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       flock - apply or remove an advisory lock on an open file


       #include <sys/file.h>

       int flock(int fd, int operation);


       Apply or remove an advisory lock on the open file specified by fd.  The
       argument operation is one of the following:

           LOCK_SH  Place a shared lock.  More than one  process  may  hold  a
                    shared lock for a given file at a given time.

           LOCK_EX  Place  an  exclusive  lock.   Only one process may hold an
                    exclusive lock for a given file at a given time.

           LOCK_UN  Remove an existing lock held by this process.

       A call to flock() may block if an incompatible lock is held by  another
       process.   To  make  a  nonblocking request, include LOCK_NB (by ORing)
       with any of the above operations.

       A single file may not simultaneously have  both  shared  and  exclusive

       Locks  created by flock() are associated with an open file table entry.
       This means that duplicate file descriptors (created  by,  for  example,
       fork(2)  or  dup(2))  refer  to  the  same  lock,  and this lock may be
       modified or released using any of these descriptors.  Furthermore,  the
       lock  is  released  either  by  an explicit LOCK_UN operation on any of
       these duplicate descriptors, or when all  such  descriptors  have  been

       If  a  process  uses  open(2)  (or  similar)  to  obtain  more than one
       descriptor  for  the  same  file,   these   descriptors   are   treated
       independently  by  flock().   An  attempt to lock the file using one of
       these file descriptors may be denied by a lock that the calling process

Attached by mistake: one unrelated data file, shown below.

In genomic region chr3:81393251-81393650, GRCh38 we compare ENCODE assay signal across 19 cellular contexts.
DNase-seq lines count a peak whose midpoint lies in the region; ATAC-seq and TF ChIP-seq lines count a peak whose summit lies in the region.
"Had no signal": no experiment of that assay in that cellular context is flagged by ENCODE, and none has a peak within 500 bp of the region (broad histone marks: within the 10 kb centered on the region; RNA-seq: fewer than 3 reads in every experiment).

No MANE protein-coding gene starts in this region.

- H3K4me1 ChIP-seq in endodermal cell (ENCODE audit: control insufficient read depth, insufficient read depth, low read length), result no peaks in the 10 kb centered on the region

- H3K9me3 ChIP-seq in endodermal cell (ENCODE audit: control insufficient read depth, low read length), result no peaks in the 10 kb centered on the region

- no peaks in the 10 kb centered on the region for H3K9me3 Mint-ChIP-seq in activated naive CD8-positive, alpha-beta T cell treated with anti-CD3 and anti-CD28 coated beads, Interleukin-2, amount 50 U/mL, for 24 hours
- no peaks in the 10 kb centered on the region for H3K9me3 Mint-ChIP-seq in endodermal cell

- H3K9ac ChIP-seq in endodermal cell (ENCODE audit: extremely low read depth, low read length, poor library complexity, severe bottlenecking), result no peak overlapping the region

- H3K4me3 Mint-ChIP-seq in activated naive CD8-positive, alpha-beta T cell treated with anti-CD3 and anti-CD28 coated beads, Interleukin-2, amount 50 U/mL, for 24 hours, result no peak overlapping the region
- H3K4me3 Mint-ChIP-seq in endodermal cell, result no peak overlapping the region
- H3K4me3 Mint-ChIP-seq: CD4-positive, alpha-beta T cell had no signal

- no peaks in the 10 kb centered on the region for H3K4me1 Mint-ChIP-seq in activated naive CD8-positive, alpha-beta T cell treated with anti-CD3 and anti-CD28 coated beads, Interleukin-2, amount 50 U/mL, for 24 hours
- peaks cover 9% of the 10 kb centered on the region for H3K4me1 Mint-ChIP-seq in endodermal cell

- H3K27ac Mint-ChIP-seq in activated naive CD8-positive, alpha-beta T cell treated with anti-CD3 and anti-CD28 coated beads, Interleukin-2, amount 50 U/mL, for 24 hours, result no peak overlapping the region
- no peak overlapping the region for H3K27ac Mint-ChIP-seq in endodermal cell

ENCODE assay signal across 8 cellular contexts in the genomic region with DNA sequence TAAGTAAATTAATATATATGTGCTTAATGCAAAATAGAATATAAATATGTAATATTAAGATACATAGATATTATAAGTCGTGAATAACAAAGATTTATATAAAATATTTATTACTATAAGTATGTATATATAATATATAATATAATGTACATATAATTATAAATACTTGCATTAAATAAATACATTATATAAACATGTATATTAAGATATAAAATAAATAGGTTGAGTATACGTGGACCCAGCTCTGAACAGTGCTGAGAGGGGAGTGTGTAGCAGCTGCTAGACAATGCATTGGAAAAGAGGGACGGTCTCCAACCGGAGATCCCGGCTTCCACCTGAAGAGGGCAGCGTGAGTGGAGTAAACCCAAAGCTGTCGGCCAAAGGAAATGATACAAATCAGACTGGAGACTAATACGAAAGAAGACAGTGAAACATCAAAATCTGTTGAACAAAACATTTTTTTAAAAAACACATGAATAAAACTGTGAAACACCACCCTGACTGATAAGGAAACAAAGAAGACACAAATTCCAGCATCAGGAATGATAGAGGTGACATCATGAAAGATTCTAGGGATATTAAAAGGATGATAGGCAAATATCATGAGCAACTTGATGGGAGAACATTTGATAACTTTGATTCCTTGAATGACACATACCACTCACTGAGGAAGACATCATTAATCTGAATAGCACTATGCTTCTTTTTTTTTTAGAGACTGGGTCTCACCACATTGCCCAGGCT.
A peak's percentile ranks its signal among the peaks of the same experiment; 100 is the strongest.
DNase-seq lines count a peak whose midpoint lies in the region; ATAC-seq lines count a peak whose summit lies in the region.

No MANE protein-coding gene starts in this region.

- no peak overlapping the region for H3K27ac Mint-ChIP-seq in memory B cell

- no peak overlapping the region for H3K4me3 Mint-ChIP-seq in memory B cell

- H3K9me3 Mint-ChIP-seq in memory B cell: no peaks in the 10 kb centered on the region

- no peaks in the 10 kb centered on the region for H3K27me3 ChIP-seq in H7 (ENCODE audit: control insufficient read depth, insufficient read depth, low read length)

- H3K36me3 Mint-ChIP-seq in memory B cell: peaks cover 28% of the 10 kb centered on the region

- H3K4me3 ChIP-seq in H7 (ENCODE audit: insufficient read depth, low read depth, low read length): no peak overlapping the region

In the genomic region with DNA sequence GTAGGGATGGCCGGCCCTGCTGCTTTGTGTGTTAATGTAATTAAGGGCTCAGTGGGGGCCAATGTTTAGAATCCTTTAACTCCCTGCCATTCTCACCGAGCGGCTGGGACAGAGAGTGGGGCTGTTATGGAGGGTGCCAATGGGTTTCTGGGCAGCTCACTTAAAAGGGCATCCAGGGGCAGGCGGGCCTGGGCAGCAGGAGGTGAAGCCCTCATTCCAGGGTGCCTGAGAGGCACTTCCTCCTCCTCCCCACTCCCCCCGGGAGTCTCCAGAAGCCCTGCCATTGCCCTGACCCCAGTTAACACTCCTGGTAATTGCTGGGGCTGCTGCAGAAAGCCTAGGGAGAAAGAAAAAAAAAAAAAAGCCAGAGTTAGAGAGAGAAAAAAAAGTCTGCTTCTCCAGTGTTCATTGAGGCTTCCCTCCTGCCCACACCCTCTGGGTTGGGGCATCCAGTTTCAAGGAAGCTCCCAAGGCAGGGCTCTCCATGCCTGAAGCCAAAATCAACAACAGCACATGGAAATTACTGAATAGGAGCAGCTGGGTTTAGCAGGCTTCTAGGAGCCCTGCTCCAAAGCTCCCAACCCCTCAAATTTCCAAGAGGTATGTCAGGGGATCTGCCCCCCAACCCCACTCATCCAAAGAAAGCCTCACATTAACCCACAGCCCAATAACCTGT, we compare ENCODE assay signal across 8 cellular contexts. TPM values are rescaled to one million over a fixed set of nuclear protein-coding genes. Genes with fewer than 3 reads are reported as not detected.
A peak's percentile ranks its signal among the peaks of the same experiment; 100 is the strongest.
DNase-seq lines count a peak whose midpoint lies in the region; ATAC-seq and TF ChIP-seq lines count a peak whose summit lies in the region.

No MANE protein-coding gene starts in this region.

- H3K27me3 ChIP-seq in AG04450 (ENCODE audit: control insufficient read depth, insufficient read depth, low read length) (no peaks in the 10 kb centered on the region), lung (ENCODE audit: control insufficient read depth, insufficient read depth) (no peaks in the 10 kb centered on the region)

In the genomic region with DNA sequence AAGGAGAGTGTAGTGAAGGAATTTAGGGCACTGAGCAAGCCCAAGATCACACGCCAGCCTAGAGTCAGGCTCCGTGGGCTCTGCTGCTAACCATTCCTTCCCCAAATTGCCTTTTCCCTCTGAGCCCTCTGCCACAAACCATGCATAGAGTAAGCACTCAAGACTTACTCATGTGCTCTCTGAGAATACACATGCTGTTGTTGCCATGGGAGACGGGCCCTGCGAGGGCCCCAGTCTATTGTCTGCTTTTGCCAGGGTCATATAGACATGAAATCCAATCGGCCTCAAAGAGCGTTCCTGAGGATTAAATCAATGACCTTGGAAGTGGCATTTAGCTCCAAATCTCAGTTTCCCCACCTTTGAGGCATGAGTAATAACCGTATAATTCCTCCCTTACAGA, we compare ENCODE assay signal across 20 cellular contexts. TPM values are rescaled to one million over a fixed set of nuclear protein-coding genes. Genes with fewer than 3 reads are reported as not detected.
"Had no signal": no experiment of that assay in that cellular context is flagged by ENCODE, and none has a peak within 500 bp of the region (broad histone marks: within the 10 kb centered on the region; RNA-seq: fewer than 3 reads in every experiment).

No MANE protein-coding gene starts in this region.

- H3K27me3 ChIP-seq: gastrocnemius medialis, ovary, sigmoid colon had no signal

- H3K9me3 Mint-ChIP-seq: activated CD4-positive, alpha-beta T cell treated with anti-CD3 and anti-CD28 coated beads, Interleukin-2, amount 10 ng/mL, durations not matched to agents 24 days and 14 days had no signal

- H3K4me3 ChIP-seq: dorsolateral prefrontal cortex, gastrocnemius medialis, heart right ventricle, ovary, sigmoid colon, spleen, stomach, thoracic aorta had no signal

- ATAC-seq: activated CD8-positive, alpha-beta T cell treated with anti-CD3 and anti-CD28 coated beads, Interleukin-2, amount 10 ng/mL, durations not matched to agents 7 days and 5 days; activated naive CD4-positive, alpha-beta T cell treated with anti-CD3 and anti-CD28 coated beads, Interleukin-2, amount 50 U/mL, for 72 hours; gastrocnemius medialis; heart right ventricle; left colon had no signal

has already placed via another descriptor.

       A  process  may  only  hold one type of lock (shared or exclusive) on a
       file.  Subsequent flock() calls on an already locked file will  convert
       an existing lock to the new lock mode.

       Locks created by flock() are preserved across an execve(2).

       A  shared  or  exclusive lock can be placed on a file regardless of the
       mode in which the file was opened.


       On success, zero is returned.  On error, -1 is returned, and  errno  is
       set appropriately.


       EBADF  fd is not an open file descriptor.

       EINTR  While  waiting  to  acquire  a lock, the call was interrupted by
              delivery of a signal caught by a handler; see signal(7).

       EINVAL operation is invalid.

       ENOLCK The kernel ran out of memory for allocating lock records.

              The file is locked and the LOCK_NB flag was selected.


       4.4BSD (the flock() call first  appeared  in  4.2BSD).   A  version  of
       flock(),  possibly  implemented  in  terms of fcntl(2), appears on most
       Unix systems.


       flock() does not lock files over NFS.  Use fcntl(2) instead: that  does
       work  over  NFS,  given  a  sufficiently  recent version of Linux and a
       server which supports locking.

       Since kernel 2.0, flock() is implemented as a system call  in  its  own
       right  rather  than  being  emulated  in the GNU C library as a call to
       fcntl(2).  This yields true BSD  semantics:  there  is  no  interaction
       between  the  types of lock placed by flock() and fcntl(2), and flock()
       does not detect deadlock.

       flock() places advisory locks only; given  suitable  permissions  on  a
       file, a process is free to ignore the use of flock() and perform I/O on
       the file.

       flock() and fcntl(2) locks have different  semantics  with  respect  to
       forked  processes  and dup(2).  On systems that implement flock() using
       fcntl(2), the  semantics  of  flock()  will  be  different  from  those
       described in this manual page.

       Converting  a  lock  (shared  to  exclusive,  or  vice  versa)  is  not
       guaranteed to be atomic: the existing lock is first removed, and then a
       new  lock  is  established.   Between  these  two steps, a pending lock
       request by another process may be granted, with  the  result  that  the
       conversion  either blocks, or fails if LOCK_NB was specified.  (This is
       the original BSD behavior, and occurs on many other implementations.)


       close(2), dup(2), execve(2), fcntl(2), fork(2), open(2), lockf(3)

       See  also  Documentation/filesystem/locks.txt  in  the  kernel   source
       (Documentation/locks.txt in older kernels).


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